My agency carries weapons both while enforcing laws and treaties with public interaction and investigative services within the organization. Both groups are allowed to carry weapons while carrying out their duties and have considerably different training and experience; sometimes very minimal for the responsibility it requires. This potentially puts both the member and the public at increased risk and this is something we do routinely; if you are in an organization where this is an "occasional" occurrence, the risk increases drastically.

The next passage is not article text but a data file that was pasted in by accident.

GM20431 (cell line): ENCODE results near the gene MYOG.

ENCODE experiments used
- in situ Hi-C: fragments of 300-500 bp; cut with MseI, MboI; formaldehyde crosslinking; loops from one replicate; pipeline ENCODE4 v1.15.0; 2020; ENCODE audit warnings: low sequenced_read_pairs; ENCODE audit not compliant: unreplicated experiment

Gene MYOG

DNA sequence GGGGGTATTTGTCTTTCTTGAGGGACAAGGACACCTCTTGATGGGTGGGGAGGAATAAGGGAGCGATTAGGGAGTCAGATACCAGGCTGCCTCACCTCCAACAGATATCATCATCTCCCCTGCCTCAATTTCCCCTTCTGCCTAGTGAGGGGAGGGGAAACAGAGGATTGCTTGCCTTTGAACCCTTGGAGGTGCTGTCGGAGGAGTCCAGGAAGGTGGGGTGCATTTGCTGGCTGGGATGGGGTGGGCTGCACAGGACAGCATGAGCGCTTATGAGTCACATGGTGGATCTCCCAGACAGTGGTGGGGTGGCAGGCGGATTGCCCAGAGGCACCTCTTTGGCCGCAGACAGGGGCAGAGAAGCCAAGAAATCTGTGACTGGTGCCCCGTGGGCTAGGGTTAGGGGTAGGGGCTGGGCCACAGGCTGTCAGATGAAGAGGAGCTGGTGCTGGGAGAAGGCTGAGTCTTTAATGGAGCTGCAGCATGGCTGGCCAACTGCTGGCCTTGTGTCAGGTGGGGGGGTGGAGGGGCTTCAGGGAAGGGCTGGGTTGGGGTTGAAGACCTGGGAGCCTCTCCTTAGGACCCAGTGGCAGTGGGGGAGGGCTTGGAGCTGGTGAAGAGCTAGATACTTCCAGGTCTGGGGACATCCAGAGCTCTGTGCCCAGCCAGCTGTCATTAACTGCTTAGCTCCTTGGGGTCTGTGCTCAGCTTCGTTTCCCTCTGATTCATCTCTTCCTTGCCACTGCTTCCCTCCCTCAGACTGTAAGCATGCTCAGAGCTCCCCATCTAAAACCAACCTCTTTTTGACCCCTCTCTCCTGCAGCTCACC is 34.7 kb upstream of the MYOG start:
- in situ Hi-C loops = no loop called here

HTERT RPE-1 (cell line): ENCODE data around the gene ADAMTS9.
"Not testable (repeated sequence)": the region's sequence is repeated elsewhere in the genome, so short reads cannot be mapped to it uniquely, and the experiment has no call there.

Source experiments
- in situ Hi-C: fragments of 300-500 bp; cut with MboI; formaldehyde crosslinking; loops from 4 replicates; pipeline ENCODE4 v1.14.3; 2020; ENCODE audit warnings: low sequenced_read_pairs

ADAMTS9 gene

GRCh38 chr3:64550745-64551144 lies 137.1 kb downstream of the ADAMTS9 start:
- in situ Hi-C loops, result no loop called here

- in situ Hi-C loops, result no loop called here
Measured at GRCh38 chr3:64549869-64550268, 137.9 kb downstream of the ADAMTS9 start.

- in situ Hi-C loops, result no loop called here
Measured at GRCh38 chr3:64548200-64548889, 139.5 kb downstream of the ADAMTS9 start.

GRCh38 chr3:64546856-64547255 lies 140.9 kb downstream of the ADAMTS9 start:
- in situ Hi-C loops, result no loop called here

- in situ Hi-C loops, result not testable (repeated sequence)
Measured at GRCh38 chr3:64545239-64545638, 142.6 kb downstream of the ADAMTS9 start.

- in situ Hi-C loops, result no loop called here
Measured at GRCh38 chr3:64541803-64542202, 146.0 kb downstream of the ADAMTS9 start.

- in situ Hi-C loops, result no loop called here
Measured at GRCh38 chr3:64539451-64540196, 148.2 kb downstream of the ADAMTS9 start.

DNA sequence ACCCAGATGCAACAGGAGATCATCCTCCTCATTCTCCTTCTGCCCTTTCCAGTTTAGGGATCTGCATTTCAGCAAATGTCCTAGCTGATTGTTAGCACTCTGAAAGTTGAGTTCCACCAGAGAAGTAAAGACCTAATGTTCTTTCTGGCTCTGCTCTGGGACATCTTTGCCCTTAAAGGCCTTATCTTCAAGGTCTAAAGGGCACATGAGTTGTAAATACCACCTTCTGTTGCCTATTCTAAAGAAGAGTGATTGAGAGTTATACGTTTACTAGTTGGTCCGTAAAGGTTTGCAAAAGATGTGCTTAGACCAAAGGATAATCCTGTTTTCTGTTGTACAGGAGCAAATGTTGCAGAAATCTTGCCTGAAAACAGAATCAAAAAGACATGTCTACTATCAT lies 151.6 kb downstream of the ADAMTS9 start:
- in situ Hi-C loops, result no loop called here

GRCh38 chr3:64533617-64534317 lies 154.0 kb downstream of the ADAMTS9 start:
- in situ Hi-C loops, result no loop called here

In situations where a SWAT or other tactical team is to be used, it is far better to use a team that does this on a regular basis and can be asked for through internal government agreements. But as the Roger Stone situation, and many similar incidents that ended up far worse, shows sometimes even with vast experience this responsibility can be yielded irresponsibly. If the organization has a legitimate need frequently and can build their own experience to carry out the tasks efficiently, the conversation shifts.
Separate names with a comma.